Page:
AsianScientist (Mar. 23, 2021) – A blockbuster drug is not about a billion dollars, but a billion patients. This is one of the maxims of Kiran Mazumdar-Shaw, founder of Biocon, India’s largest biotechnology firm. And it is the reason she sees great potential today for the industry in the region. Mazumdar-Shaw is excited by the reality of Asia housing a majority of the world’s population—a vast market eager for better drugs—alongside the exciting, contemporary shift from imitative to original research.
“Today, for the first time [in India], I’m seeing research really focusing on absolutely new concepts … cutting-edge stuff.”
In other words, India is transitioning from being the “pharmacy of the world” as the largest supplier of generics, to a genuine biotechnology innovator, taking its place alongside countries such as Japan, South Korea and Singapore. Part of this ongoing, region-wide shift involves greater clinical research on Asians. Most clinical trials to date have been conducted on Western populations.
“We know that there are genetic and ethnic differences in the way we respond to drugs and in the way drug doses are arrived at,” she said. “I think people now recognize that this [research on Asian populations] is valuable data.”
One of Biocon’s research thrusts is a big push towards biologics like monoclonal antibodies (mAbs). The company is behind BIOMAb-EGFR, India’s first indigenously-developed novel mAb, and ALZUMAb, the first therapeutic antibody targeting CD6, a T-cell transmembrane glycoprotein, to treat autoimmune diseases.
“We have started a very serious effort in bispecific fusion antibodies. We’re really looking forward to making a big success of that on top of our pipeline of molecules.”
Unlike typical mAbs which recognize a single target, bispecific antibodies can simultaneously bind to two different targets, a property that makes them particularly interesting for immune checkpoint inhibitors.
“Because our immune system is very complex, it takes a multiplexing of antibodies to really do something efficacious,” Mazumdar-Shaw explained. “We have started developing fusion bispecific antibodies combining a T-cell trap with a receptor targeting arm. The idea is to latch on to the tumor antigen and then get the T-cells to start attacking the tumor microenvironment.”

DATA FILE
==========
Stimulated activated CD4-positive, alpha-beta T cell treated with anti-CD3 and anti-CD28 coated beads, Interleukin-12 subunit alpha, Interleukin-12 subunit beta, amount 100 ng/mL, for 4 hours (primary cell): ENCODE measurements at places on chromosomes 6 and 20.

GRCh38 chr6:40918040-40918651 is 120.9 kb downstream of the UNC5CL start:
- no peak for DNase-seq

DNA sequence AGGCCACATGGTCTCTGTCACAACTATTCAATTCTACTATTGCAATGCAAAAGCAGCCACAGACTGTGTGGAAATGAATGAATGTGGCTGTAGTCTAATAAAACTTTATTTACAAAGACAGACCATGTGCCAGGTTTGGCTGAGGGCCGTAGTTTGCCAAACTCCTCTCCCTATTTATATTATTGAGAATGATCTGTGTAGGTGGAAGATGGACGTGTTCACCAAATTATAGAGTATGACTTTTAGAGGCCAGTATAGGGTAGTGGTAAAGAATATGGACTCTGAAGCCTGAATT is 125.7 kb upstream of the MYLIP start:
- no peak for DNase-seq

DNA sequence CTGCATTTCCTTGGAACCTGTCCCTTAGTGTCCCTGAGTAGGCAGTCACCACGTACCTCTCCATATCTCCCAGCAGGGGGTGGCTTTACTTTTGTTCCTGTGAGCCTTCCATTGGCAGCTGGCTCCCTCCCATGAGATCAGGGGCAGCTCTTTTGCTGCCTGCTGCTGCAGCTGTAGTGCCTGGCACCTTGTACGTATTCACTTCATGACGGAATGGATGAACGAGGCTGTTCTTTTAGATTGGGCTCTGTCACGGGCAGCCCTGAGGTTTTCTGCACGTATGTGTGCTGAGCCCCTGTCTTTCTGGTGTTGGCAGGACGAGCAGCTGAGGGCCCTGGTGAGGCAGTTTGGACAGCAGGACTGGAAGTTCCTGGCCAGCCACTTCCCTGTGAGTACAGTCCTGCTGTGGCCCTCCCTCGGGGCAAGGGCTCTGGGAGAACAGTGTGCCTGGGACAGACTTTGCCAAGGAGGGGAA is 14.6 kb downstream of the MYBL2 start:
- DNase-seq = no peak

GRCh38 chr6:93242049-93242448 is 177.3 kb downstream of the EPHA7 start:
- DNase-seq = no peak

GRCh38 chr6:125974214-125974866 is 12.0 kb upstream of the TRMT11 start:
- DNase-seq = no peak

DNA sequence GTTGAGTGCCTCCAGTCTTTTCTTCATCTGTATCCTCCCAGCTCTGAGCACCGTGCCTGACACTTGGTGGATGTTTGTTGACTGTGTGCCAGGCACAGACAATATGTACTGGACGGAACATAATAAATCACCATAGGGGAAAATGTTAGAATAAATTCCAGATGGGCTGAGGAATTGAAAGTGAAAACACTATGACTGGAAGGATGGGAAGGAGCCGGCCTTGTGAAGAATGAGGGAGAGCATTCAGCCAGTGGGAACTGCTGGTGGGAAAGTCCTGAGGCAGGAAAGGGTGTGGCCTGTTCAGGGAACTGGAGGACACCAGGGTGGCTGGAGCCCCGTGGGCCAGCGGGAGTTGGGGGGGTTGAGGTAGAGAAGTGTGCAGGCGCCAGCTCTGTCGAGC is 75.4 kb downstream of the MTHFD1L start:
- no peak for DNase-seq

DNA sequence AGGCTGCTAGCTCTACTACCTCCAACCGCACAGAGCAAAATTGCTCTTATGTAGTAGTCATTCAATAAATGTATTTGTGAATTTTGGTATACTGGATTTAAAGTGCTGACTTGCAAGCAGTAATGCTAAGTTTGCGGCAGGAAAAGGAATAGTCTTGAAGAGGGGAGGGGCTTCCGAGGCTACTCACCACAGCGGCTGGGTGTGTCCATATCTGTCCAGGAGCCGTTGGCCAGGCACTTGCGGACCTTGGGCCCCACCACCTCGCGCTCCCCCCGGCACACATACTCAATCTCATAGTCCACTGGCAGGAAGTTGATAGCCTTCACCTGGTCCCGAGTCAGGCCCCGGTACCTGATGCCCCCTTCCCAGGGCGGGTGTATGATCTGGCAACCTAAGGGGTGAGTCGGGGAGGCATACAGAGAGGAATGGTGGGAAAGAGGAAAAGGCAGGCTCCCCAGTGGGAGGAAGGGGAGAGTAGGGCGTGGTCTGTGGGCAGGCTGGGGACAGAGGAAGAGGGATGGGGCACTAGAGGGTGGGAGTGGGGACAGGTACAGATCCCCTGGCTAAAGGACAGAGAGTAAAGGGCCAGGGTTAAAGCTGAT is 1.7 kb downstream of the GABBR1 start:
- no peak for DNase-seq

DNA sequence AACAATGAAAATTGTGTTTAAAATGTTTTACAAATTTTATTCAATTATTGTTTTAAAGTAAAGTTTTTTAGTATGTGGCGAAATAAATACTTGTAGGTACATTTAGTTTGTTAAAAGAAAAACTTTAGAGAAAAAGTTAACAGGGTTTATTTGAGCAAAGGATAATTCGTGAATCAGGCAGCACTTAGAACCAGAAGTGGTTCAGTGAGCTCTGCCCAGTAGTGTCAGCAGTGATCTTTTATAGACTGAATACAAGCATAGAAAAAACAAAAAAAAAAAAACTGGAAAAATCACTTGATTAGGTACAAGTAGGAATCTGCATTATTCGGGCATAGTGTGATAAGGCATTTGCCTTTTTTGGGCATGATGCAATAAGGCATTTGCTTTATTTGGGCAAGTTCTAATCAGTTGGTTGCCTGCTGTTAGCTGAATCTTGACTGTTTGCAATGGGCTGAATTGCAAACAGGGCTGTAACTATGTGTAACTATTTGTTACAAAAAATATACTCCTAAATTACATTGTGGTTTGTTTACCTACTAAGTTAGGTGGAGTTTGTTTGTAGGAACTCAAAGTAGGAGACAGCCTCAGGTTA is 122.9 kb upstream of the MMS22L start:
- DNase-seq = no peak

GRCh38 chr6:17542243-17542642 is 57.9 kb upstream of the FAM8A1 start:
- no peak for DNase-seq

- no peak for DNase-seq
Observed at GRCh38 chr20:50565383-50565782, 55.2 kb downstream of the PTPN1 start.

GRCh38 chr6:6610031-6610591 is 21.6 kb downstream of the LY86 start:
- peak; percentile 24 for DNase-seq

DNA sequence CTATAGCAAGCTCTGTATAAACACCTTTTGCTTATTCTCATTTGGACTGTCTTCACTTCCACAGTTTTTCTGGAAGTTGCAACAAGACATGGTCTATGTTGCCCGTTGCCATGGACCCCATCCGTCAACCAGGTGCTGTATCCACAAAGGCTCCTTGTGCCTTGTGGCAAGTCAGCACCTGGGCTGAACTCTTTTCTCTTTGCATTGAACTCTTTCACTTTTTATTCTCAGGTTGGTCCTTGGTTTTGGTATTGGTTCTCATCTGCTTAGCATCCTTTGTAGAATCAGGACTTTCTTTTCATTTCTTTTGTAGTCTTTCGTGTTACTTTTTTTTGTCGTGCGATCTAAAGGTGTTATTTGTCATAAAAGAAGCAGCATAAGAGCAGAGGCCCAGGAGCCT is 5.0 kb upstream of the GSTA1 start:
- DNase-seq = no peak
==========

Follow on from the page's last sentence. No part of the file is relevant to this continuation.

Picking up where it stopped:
Mazumdar-Shaw has also been busy leading the way for innovative cancer therapies, most notably in making chimeric antigen receptor T-cell (CAR-T) technology more affordable for patients in India through Immuneel, a joint venture with oncologist Siddhartha Mukherjee and venture capitalist Kush Parmar.
CAR-T therapy involves taking a patient’s own immune cells and genetically modifying them to hunt down and destroy cancer cells. Immuneel aims to offer its first CAR-T cancer therapy for US$50,000, or 20 to 40 times less than in the US.
“We believe that by working on every step of the [CAR-T] supply chain, making it like a hub-and-spoke model where you’re working with centers and hospitals rather than taking it to a central lab, we can cut down costs.”
Mazumdar-Shaw, India’s richest self-made woman, is also a study in overcoming adversity in gender-biased industries. After completing a bachelors degree in zoology in India, she studied fermentation science in Australia, graduating as a master brewer in 1975.
But because no Indian firm would hire a female brewmaster, she pivoted towards producing enzymes. Biocon’s first product in 1979 was an enzyme used to make beer less cloudy. Other early hurdles included the difficulty of obtaining financing in India as a woman.
“It’s a myth to think that women are not bold enough to run daring businesses. It’s a myth that all of us have busted over time. So I’m really surprised that the world still doesn’t get it,” Mazumdar-Shaw said recently to Twitter India.
While there is still much work to be done in ensuring equal opportunities, Mazumdar-Shaw’s success has surely helped unleash the potential of female scientists in India and beyond.
Take inspiration from Mazumdar-Shaw and other trailblazing scientists in Asia by downloading the Five Years Of The Asian Scientist 100 white paper here.
Copyright: Asian Scientist Magazine; Illustration: Lianne Chua.
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